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The importance of bees and how to keep them safe

The importance of bees and how to keep them safe

By Rose Elizabeth Dodd

 

Whilst bees and wasps share a couple of commonalities: their classification as Hymenoptera, their golden/black colouring, the fact that they can both fly, and yes… they can both sting, they also have their differences.

 

Firstly, wasps are far more aggressive and inclined to sting than bees are. This is partly because they can sting numerous times whereas a bee can only sting once often resulting in its death. A wasp’s aggressiveness also results from its diet; wasps are carnivores (meat-eaters) but bees are essentially vegetarians. In other words, when a bee comes buzzing around us, it means no harm; to come with aggressive intention would be a suicide mission. Although I must disclose, regardless of a wasp’s more violent tendencies, neither wasps nor bees set out to sting us. Nonetheless, it is a little more understandable to fear wasps but why are so many people afraid of bees?

 

Perhaps our irrational fear of bees comes down to the fact that so many of us lack important information about bees. Well, it’s time to clear that up. Bees provide essential services that aid in the survival of humankind. 1/3rd of the food we consume every day requires pollination. Pollination is when the male part of the flower/plant (the stamen) comes into contact with the female part of the plant (the stigma). This process is fully dependent on the physical transfer of pollen that pollinating bees accomplish. Fruit, veg, nuts, coffee, tea, plants that are turned into oil such as rapeseed or sunflower, crops grown as fodder for livestock that we go on to eat, are all examples of dietary essentials that bees pollinate before our consumption. Bees are also necessary for the pollination of cotton plants necessary for masses of fabric production.

 

Many flowering food crops in the UK rely on honey bees for service. Honey bees contribute 165 million pounds annually to the UK economy, through pollination, honey production and components included in pharmaceuticals. Even if a crop doesn’t directly depend on bee pollination, there are still massive benefits as a result of thriving in an environment in which bees work.

 

Bees are not only critical for mankind; they also make an invaluable contribution to global ecosystems. Bees require flowers for food whilst flowers also require bees for blooming. Birds and small mammals eat seeds, fruits and berries, also requiring a bee’s cross-pollination for growth. Ultimately, nature thrives in coexistence, but  this is dependent on bees.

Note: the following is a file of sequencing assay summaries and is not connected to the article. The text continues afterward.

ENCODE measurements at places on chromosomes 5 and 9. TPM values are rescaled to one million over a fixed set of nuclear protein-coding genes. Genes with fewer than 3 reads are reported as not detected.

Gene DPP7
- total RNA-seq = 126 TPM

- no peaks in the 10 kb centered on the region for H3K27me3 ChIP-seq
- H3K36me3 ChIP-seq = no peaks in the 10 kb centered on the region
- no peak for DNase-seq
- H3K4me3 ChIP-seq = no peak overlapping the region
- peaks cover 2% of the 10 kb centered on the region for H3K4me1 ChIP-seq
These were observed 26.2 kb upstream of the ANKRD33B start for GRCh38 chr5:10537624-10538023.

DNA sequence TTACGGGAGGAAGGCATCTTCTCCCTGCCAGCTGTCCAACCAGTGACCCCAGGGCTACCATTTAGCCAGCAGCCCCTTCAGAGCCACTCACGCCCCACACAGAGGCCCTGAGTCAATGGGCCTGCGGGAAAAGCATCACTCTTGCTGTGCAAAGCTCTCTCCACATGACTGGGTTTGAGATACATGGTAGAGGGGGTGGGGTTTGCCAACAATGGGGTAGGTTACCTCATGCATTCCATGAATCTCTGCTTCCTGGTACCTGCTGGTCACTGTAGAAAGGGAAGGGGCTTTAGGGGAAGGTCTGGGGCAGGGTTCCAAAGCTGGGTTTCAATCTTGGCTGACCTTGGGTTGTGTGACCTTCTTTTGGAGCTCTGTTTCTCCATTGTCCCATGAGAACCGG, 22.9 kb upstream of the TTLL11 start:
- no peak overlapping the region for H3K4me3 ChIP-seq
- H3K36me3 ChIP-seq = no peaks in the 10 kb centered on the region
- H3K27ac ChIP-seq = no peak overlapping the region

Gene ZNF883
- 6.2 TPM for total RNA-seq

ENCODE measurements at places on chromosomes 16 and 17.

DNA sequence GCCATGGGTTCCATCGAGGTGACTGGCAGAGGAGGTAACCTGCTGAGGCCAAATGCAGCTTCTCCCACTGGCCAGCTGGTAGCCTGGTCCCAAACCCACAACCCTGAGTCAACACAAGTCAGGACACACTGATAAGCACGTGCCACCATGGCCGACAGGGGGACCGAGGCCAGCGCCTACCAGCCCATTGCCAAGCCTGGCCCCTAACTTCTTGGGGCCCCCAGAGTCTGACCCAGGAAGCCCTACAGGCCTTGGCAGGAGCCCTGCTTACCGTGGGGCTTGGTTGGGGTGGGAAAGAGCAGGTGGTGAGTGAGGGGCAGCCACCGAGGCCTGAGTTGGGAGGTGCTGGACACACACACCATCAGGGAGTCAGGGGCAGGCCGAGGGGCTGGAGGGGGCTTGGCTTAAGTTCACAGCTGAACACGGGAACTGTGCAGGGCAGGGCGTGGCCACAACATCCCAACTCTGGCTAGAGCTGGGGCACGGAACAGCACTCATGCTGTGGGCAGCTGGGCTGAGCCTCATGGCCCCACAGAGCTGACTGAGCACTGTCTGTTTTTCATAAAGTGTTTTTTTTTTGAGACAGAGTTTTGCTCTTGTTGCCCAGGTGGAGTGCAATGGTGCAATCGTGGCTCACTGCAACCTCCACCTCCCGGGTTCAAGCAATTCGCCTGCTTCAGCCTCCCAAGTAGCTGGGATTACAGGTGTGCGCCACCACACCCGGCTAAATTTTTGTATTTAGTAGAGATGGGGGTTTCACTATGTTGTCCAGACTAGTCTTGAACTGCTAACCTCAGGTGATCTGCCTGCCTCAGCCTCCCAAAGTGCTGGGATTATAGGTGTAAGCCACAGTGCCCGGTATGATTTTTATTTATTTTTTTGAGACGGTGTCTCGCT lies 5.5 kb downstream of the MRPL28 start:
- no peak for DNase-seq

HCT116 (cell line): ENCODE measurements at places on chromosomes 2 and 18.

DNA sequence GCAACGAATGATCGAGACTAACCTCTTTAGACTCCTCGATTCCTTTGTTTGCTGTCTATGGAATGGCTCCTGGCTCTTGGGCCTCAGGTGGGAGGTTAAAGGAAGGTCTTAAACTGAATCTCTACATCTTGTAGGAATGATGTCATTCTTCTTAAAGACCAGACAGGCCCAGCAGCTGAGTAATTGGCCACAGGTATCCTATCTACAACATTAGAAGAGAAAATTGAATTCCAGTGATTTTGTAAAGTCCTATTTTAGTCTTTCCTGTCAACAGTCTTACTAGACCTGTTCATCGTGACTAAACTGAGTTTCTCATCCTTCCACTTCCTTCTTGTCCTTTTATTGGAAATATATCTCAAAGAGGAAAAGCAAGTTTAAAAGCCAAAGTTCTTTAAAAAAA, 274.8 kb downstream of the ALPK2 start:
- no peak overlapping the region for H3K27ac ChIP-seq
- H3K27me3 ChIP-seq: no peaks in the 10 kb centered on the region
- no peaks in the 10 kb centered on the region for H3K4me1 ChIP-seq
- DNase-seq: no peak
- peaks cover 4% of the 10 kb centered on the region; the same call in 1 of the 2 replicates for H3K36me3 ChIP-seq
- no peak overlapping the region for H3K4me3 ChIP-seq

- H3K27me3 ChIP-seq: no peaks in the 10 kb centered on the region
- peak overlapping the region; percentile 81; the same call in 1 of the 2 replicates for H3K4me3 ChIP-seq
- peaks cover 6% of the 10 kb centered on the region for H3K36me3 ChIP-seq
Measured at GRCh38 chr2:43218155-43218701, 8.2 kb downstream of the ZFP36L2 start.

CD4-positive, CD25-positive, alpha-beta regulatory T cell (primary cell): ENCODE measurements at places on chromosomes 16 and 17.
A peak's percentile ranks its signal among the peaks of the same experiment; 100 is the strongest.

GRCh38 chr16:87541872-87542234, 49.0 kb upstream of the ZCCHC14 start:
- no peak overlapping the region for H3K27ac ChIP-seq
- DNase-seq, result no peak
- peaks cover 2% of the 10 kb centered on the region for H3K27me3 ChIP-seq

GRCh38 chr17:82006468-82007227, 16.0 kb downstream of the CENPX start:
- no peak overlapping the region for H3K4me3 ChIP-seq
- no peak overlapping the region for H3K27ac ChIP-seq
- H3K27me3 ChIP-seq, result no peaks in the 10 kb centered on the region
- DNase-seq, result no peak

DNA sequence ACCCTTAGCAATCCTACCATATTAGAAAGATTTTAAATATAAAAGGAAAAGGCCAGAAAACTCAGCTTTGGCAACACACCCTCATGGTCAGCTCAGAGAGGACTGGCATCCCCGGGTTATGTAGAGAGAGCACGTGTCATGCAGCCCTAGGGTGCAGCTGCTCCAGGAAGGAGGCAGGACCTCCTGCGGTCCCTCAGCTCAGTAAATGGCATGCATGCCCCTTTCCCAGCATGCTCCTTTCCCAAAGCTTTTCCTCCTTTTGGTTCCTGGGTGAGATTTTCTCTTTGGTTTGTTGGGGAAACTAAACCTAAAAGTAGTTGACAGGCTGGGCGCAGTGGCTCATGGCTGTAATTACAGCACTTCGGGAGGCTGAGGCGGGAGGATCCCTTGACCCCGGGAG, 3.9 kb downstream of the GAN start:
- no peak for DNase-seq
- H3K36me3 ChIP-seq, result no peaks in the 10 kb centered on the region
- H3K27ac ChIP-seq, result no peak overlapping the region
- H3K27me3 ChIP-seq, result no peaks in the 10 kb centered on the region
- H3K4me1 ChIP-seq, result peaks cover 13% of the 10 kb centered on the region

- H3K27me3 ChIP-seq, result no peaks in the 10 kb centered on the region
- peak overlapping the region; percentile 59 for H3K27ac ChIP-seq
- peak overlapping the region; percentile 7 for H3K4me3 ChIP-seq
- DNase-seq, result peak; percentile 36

There are 25 species of bee native to the UK; bumblebees, honey bees, mining bees and mason bees are just a few examples. This number is unfortunately far lower than it should be and is rapidly declining as a result of extinction and endangerment.

 

The number of bees has significantly dropped. This decline is multi-causal stemming from a range of human-driven activities including deforestation, land usage resulting in a reduction of available and satisfactory habitation, use of toxic pesticides, climate change, and non-human threats such as pathogens and parasites (although these are enhanced through keeping practices and climate change).

 

A reduction in the population of bees results in the reduction of plant reproduction, population and dynamics in natural areas and ecosystems. Thus, ultimately impacting essential plant-based carbon sequestration and soil retention, as well as human and animal food supplies. The observable and unfortunately ever declining reduction in bees is thus taking its toll on foods that are essential for mankind, as well as on cultured ecosystems. We need bees and the fact that we are losing them is critical to the future of the planet as we know it.

 

So, how can we help? There are several solutions to this problem. First and foremost, don’t be afraid of bees, and never kill them – they are harmless, innocent and crucially helpful! Keeping bees yourself or supporting local beekeepers; donating, volunteering, and buying locally produced honey are great ways of helping to increase the bee population. If you come across a bee that looks like it’s struggling, give it a teaspoon of sugary water. Grow a bee-friendly garden with lots of flowers using no chemicals, fertilizers, herbicides or neonicotinoids (all of which are harmful to bees).

 

There is nothing to be scared of when it comes to bees. A future without bees is bleak; food would be processed and ecosystems and wildlife would be non-existent.  We must cherish them. Look after them. They’re precious. They’re essential. They’re important.

 

There are some great books available to further educate on the importance of bees, these include both factual books and cleverly written, informative yet fictional books. Three I would highly recommend are listed below.

 

  1. Maja Lunde – The History of Bees.
  2. Laline Paul – The Bees.
  3. Bill Turnbull – Confessions of a Bad Beekeeper.